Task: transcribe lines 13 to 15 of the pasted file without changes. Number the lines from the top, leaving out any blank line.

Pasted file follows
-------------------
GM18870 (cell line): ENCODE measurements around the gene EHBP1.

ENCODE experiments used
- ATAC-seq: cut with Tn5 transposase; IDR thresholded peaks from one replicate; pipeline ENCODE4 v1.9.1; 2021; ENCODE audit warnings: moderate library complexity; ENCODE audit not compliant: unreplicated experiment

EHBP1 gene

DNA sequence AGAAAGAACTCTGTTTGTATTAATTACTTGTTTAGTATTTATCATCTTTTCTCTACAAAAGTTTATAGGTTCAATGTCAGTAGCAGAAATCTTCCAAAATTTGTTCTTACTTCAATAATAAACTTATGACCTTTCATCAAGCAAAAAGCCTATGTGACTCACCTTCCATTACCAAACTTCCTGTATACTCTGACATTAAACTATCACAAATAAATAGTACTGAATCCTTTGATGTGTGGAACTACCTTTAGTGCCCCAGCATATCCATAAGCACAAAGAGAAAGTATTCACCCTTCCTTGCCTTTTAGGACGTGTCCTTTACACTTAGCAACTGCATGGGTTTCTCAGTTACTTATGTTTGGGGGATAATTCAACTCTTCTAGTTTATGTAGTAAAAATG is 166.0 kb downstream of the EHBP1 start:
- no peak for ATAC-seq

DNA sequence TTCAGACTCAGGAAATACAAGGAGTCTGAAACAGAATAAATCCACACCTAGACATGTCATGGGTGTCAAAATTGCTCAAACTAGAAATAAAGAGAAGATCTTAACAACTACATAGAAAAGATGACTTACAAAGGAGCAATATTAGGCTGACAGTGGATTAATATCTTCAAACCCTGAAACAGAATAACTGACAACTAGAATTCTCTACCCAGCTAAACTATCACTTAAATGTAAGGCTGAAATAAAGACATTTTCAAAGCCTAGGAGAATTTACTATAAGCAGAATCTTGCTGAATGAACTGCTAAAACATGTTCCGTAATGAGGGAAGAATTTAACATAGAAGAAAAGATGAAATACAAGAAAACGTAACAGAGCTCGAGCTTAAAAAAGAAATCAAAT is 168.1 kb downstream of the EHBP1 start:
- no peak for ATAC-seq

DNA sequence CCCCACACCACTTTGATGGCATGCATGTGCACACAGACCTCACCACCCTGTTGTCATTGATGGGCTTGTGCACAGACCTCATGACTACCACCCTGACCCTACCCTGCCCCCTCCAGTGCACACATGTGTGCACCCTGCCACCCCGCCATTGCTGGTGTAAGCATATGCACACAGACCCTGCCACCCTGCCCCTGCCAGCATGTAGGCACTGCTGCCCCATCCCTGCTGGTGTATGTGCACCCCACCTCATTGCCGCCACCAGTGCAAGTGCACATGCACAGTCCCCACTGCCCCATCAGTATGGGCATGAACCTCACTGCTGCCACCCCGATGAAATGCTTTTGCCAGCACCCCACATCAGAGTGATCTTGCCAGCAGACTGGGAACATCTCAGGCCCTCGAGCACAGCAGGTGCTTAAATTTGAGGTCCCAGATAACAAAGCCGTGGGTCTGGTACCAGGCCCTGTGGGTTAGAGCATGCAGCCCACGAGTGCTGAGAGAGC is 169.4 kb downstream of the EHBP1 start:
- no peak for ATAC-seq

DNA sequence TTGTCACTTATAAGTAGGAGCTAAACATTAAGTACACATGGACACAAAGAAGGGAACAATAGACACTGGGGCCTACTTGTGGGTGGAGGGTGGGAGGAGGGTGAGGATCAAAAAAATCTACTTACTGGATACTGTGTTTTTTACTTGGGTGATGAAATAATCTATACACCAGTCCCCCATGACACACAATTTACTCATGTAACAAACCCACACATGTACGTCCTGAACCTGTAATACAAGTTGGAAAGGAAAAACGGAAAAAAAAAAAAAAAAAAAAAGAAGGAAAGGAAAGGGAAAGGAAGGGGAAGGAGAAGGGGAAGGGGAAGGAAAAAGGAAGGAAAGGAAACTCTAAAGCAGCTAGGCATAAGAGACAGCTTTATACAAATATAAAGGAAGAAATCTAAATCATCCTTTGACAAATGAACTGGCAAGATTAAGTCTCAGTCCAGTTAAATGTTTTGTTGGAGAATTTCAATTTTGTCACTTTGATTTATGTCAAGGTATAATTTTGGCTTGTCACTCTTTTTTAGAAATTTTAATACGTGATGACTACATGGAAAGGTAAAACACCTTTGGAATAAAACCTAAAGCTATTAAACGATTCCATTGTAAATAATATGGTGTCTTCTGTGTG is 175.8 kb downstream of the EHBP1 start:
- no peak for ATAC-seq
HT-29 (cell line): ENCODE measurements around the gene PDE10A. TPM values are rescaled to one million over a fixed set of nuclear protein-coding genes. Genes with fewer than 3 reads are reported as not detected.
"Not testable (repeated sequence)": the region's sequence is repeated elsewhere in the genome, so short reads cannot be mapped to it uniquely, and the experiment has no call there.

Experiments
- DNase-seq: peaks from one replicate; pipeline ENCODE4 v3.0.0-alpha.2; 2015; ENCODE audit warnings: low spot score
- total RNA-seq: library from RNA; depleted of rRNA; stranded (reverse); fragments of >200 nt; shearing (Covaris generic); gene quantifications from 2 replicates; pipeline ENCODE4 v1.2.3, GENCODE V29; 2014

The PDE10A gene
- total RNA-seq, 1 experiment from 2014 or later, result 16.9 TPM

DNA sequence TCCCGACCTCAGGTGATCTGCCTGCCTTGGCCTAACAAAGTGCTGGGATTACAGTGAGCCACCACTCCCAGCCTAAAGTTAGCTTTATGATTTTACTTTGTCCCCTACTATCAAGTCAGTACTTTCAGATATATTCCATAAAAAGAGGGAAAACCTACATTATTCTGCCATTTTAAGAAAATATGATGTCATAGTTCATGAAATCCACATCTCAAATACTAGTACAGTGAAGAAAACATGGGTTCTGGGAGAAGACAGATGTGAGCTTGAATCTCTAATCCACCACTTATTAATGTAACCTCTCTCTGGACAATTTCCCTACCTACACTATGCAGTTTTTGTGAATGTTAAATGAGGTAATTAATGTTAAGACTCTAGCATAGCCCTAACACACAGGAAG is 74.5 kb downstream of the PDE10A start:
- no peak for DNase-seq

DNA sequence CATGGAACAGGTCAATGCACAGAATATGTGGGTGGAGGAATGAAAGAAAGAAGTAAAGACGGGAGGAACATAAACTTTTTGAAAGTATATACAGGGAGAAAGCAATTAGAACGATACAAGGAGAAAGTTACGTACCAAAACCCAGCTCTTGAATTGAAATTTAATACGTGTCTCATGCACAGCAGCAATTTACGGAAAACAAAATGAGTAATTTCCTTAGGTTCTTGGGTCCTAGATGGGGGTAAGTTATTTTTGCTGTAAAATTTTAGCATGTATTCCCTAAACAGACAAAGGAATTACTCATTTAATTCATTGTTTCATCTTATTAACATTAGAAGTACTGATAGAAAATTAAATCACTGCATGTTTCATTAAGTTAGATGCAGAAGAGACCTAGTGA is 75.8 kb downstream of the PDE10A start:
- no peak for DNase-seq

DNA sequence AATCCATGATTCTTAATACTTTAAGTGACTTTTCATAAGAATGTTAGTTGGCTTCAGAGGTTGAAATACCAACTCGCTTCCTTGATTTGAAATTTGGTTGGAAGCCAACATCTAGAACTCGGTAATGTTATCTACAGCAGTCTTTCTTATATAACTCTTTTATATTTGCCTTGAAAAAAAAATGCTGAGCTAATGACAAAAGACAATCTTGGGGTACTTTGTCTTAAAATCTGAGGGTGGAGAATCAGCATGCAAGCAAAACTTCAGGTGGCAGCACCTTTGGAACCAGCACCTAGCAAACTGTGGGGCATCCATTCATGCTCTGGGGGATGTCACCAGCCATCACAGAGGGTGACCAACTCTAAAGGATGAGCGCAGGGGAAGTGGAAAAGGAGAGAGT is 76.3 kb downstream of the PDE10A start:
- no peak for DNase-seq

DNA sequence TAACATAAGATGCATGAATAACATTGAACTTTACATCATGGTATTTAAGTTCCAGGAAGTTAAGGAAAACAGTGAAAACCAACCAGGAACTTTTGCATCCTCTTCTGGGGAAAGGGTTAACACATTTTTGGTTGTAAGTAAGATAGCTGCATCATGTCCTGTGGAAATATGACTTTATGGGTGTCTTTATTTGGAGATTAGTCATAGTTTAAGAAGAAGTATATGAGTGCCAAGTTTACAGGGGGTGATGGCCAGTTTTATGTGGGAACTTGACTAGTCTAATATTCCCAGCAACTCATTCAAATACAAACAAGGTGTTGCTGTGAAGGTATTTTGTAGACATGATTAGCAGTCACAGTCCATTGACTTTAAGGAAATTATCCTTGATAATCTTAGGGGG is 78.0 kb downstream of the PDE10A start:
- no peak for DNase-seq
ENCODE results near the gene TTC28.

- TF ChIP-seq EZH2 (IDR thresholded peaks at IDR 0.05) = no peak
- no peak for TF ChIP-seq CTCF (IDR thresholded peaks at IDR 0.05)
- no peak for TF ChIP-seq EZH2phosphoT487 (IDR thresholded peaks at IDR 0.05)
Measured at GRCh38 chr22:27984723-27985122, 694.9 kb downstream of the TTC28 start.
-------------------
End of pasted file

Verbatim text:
HT-29 (cell line): ENCODE measurements around the gene PDE10A. TPM values are rescaled to one million over a fixed set of nuclear protein-coding genes. Genes with fewer than 3 reads are reported as not detected.
"Not testable (repeated sequence)": the region's sequence is repeated elsewhere in the genome, so short reads cannot be mapped to it uniquely, and the experiment has no call there.

Experiments